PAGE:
A PROBLEM with reviewing Superfudge was getting the book to stay still long enough to read it. The bush telegraph of 8-and 9-year-olds somehow got the word that Fudge was back. Peter Hatcher and his impossible kid brother have friends and fans everywhere: the children who empathized and chuckled their way through Tales of a Fourth Grade Nothing, as Peter's comfortable life in a Hatcher's Manhattan apartment was turned upside down by a living 2-year-old tornado known as "Fudge."
They had groaned and gasped when the ultimate happened -- Fudgie ate his brother's adored pet turtle -- and now they couldn't wait to see how Peter had survived another year in the Hatcher household. Many of them found out before I did, but when finally the door was locked and the book in hand, Peter was discovered entering sixth grade. He has moved, at least for a year, to the suburbs -- Princeton in fact.
Judy Blume, however, knows better than to let Peter spend a quiet year breathing cleaner air. Mrs. Hatcher produces ("How could you?" cries Peter) a second sibling known as Tootsie, Mr. Hatcher tries to write a book, and Peter goes into the worm business with his new friend, Alex.
Judy Blume's book for younger readers are funny, in just the outrageous way that appeals to the broad humor of 8- to 10-year-olds, but even more important to children is the clear knowledge that Blume is on their team. She doesn't tell them about Mommies who must work to fulfill themselves or parents who know it all or that one must be patient with pesky smaller kids. Peter is often driven to exasperation at the denseness of his grown-ups: no one seemed to care about the fate of his turtle as they waited at the hospital . . .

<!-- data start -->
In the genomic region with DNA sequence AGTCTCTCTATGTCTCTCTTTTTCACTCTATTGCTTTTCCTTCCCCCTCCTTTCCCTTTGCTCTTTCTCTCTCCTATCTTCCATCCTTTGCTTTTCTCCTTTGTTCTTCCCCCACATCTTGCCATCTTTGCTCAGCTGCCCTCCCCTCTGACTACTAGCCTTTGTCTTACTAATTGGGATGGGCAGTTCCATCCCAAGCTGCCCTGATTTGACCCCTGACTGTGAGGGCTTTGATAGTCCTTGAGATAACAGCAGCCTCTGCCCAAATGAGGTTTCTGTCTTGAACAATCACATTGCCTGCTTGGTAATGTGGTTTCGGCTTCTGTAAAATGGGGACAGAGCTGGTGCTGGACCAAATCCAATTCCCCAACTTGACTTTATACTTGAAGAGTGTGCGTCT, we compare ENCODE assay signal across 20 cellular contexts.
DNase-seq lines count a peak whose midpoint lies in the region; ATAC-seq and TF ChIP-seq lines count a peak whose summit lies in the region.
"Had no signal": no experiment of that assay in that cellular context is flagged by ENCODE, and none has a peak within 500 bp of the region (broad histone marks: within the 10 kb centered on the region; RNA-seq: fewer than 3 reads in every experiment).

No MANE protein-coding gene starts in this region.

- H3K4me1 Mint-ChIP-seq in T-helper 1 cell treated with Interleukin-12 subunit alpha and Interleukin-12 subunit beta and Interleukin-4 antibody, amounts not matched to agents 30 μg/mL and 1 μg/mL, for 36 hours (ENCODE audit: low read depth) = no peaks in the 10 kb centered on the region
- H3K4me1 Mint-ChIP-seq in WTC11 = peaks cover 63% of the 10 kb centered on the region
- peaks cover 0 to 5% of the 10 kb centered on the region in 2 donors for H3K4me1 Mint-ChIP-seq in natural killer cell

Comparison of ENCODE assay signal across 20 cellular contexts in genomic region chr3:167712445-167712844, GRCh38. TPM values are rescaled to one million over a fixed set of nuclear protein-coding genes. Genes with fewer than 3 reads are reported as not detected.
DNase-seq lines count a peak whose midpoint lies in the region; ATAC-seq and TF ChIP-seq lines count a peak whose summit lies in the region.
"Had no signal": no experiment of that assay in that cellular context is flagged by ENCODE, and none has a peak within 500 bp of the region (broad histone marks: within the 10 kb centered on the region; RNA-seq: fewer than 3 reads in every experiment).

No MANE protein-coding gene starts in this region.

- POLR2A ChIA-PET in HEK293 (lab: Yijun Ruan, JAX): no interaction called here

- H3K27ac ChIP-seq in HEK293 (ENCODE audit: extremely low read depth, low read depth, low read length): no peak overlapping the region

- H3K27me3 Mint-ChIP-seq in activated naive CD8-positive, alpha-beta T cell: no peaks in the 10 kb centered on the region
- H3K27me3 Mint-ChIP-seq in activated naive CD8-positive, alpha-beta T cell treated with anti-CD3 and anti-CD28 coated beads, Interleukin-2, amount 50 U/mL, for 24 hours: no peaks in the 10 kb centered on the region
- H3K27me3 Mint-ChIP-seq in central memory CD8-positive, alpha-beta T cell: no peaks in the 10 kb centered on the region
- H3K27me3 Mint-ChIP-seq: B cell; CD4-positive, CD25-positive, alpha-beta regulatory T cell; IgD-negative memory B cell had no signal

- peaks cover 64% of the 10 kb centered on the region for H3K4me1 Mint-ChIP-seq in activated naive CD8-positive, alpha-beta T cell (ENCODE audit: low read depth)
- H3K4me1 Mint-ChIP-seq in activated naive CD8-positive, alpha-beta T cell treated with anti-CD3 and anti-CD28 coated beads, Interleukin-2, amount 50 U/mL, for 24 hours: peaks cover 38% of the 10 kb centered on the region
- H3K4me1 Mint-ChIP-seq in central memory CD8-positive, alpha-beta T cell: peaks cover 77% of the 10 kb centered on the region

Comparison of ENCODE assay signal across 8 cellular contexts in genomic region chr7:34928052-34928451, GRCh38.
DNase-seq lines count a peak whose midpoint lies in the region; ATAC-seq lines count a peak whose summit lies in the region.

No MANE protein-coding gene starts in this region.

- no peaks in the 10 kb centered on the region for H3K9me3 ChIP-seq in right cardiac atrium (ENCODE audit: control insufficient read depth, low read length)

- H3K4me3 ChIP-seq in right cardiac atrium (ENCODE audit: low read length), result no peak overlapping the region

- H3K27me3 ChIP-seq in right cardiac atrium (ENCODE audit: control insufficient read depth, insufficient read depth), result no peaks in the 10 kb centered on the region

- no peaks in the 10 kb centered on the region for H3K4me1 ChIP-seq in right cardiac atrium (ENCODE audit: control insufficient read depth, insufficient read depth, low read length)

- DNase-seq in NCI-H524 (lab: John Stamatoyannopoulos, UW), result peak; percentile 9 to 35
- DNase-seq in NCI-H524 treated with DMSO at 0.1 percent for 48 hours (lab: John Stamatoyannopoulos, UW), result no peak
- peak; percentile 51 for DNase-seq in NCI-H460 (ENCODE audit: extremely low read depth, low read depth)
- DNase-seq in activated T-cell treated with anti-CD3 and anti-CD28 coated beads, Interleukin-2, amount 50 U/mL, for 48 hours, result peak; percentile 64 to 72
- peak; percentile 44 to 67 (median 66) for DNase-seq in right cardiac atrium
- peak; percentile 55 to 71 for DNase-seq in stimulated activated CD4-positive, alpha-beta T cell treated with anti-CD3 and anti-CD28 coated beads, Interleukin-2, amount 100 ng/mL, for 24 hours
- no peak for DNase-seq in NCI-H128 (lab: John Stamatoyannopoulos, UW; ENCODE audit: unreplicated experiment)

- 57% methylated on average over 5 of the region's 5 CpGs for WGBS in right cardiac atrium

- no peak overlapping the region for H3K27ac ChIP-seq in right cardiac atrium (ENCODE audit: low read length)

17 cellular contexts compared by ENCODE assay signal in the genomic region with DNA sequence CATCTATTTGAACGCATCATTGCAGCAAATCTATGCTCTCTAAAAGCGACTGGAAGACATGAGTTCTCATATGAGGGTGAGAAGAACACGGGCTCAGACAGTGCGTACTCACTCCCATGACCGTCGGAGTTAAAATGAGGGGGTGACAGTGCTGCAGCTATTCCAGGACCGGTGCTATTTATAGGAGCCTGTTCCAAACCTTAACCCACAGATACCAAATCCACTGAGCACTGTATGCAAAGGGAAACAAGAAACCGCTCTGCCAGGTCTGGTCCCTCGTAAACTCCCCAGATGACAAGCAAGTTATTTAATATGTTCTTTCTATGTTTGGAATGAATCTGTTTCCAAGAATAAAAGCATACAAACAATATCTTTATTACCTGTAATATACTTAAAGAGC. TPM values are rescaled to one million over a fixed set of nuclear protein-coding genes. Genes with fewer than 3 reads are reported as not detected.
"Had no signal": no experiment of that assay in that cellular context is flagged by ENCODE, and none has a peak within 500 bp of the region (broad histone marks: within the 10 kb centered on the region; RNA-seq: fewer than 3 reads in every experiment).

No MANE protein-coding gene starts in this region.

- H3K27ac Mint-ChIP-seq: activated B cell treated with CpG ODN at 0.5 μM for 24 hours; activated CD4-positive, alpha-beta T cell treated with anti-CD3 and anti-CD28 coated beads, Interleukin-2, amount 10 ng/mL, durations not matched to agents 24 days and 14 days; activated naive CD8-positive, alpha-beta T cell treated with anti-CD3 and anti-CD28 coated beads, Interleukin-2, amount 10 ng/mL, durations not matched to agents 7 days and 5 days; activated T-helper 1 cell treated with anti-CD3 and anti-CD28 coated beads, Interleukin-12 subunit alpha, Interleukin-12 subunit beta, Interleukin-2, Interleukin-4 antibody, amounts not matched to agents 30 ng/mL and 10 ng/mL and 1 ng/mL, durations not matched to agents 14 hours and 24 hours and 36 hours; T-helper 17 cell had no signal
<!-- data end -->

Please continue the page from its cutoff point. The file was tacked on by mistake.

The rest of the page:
This subversive position enslaves children. Adult readers find it cute in books about 8- and 9-year-old urchins, but Blume's reputation -- or notoriety -- is so bound up with her novels for teenage girls that many forget she can create good clean fun. Peter is preocupied with his turtle, selling worms and persuading Fudge to come down from the top of the kindegarten closet. Margaret of Are You There God? It's Me Margaret is 14 not 10, a girl not a boy, and is therefore more preoccupied with grow-bras and the onset of menstruation. The furor about novels like Margaret and Blubber (children do persecute overweight contemporaries whether or not Judy Blume writes about it) assuredly hasn't decreased her audience. There is no more determined reader than he or she who has been forbidden a certain volume, and no underground distribution network works like that of the playground. All the same, Superfudge will come as a relief to those who are made nervous by the very sound of the name Judy Blume.
Superfudge suffers from many of the problems typical of sequels. Its hard to top Fudge's exploit of eating the turtle, Fudge himself is older and the helpless Tootsie isn't yet very interesting -- in fact on occasion the intrepid Peter seems almost to fall prey to her innocent charms, to forget that this bundle is an embryo Fudge. Fudge himself does acquire a most talkative mynah bird called Uncle Feather who helps the action along, but on the whole this is a book for the friends of Peter Hatcher -- and they are legion.